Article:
Aunt Jane sits in shadows at my bedside at St. Elizabeth’s Hospital. She’s gently rubbing my back and humming a lullaby. Her touch makes my body tingle, but soon I close my eyes and I see swirls of vivid color. Red turns to purple, and purple fades to black. I hear adult voices. Fragments of sentences, hours apart, all through the night. “The child is dying…” “We’ve done all we can…” “A matter of time…”
I wonder: Who is dying?
St. Xavier’s parish house. Helen, the housekeeper, quietly moves in and out of the room. She says nothing. Then I am alone. The sunlight paints bright rectangles on the white walls. There is nothing to do but listen to the silence. And then….
A black cap flies up from the medicine bottle on the bureau, falls, rattles across the shiny hardwood floor, and stops. How had that happened? No one else was in the room. I had nothing to do with it.
My throat burns. It hurts when I swallow. I’m shivering violently, can’t get warm. My breath stinks. When I talk my voice sounds funny. Another distant adult voice. “What’s wrong with him?”
Someone wraps me in an itchy brown checked blanket, and carries me to a car. Violent rattling and jostling, all part of a dream. Bright lights. Back at St. Elizabeth’s. The masked figure puts a cup over my nose and mouth.
“Count backward from ten, Johnny! Count backward from ten!”
The ether fills my nasal cavity and floods my brain. A dizzying tingling paralyzes me and spreads from my head to my arms and legs. I can no longer count backward, and I don’t care. Blackness.
Days later I’m again in the scratchy blanket and in a car. Someone jokes that little Johnny should be happy because now that they’ve taken out his tonsils, he will on doctors orders have to eat a lot of ice cream.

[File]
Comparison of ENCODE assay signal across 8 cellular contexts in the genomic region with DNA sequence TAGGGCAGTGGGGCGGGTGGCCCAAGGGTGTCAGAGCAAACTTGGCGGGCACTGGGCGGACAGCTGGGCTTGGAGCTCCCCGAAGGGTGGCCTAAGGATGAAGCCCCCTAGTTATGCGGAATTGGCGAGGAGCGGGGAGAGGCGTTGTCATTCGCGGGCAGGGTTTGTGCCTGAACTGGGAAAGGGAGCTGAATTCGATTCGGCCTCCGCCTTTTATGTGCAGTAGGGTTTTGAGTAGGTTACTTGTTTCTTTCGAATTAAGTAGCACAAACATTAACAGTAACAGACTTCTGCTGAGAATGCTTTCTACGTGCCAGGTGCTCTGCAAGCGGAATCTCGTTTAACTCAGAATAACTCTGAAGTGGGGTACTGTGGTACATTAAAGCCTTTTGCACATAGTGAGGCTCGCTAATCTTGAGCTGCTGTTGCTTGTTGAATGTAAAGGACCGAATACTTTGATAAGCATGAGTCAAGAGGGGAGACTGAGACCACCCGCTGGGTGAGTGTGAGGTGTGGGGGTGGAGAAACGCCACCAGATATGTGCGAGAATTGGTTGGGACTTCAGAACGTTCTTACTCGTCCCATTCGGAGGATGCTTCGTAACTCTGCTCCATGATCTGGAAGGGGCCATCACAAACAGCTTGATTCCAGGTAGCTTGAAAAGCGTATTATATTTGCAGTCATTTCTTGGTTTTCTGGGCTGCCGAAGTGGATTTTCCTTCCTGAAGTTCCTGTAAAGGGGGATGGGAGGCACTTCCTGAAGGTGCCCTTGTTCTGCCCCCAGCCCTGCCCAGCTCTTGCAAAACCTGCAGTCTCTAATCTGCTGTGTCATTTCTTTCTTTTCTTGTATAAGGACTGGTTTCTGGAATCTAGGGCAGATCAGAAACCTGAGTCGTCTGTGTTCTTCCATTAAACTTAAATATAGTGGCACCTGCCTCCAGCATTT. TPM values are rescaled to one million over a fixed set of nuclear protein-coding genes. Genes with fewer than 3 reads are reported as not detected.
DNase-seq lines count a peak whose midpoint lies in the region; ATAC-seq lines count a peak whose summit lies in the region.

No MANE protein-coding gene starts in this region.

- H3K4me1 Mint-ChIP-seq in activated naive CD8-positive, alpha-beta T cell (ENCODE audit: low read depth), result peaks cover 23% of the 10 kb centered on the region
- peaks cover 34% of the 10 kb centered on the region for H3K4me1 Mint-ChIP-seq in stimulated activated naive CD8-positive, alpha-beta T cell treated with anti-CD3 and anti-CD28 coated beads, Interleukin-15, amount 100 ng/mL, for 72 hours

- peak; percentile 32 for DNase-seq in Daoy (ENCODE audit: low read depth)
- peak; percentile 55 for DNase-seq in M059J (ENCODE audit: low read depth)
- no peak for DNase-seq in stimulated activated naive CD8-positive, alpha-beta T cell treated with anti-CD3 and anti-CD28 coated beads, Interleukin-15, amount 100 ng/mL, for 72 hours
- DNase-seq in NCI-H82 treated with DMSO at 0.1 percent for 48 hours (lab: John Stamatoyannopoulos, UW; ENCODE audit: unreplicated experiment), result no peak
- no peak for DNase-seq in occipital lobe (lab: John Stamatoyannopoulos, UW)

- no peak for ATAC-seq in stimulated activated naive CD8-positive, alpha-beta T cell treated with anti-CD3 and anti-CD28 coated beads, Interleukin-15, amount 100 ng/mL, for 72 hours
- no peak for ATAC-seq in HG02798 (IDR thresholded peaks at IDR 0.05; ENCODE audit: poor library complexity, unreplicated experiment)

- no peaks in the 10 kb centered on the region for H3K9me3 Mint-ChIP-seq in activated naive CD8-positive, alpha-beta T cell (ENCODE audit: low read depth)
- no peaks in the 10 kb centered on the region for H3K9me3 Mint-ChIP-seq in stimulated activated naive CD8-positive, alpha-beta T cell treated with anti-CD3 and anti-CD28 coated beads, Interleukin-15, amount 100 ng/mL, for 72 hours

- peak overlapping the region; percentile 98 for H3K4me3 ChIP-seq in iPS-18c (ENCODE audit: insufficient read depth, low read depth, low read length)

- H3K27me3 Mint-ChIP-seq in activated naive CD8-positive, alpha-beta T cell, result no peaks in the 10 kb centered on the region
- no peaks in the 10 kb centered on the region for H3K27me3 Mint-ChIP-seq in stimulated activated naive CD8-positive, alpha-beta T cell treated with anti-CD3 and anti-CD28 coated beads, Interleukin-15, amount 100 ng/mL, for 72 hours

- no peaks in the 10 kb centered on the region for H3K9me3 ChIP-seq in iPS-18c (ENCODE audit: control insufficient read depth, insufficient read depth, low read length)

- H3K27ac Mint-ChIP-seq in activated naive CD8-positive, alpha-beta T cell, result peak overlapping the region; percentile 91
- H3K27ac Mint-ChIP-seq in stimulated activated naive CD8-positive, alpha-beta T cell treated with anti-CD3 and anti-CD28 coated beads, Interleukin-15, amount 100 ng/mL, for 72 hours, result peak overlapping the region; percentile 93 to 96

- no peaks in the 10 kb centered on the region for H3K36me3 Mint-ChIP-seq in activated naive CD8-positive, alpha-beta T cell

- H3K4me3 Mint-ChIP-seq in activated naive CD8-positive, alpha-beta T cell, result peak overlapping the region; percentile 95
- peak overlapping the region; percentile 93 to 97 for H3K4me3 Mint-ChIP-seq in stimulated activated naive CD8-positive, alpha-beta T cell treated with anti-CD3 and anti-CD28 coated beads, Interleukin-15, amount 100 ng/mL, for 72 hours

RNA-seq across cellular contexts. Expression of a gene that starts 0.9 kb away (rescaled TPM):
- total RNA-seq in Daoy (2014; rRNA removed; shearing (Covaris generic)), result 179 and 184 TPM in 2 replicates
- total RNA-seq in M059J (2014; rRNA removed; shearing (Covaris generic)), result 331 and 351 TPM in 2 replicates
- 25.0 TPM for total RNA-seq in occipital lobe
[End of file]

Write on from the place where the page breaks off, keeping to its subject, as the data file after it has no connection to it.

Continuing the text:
At the parish house, on the small porch facing the school. Helen gives me a thin book with a shiny cover. Maybe I would like to look at the pictures, she says. There are lots of other children’s books in that box over there in the pantry.
They are simple words in short sentences. Only three or four on each page. Colorful drawings of little boys and little girls, surrounded by green grass and trees and lots and lots of flowers. Cute animals like rabbits and squirrels. They know how to talk. The children and animals talk together.
Then three billy goats are grazing beside a stream. The grass is good. But they see the grass on the other side is thicker, greener, much more tasty. Uh-oh! A troll captures the first two goats as they try to cross over on a bridge. But they tell the troll they’re too small to eat, but listen: the third goat is much bigger and will be a much more tastier meal! The troll lets them go, and attacks the third goat. But being larger the goat easily butts the troll into the water. A happy ending! All three goats graze to their heart’s content.
Grandma. Where’s Grandma? In heaven? She tells me a story about a troll who steals a child, and replaces him with a changeling. You can always tell one because they are much, much smarter than all the other children. "Like you, Yashew! Yes, Yashew, you must be a changeling."
More and more books. I like to read them silently, but then I also like to read them aloud because I pretend there is someone beside me who wants to hear the stories. Helen peeks into the room. I see her staring at me. But I continue reading. She disappears.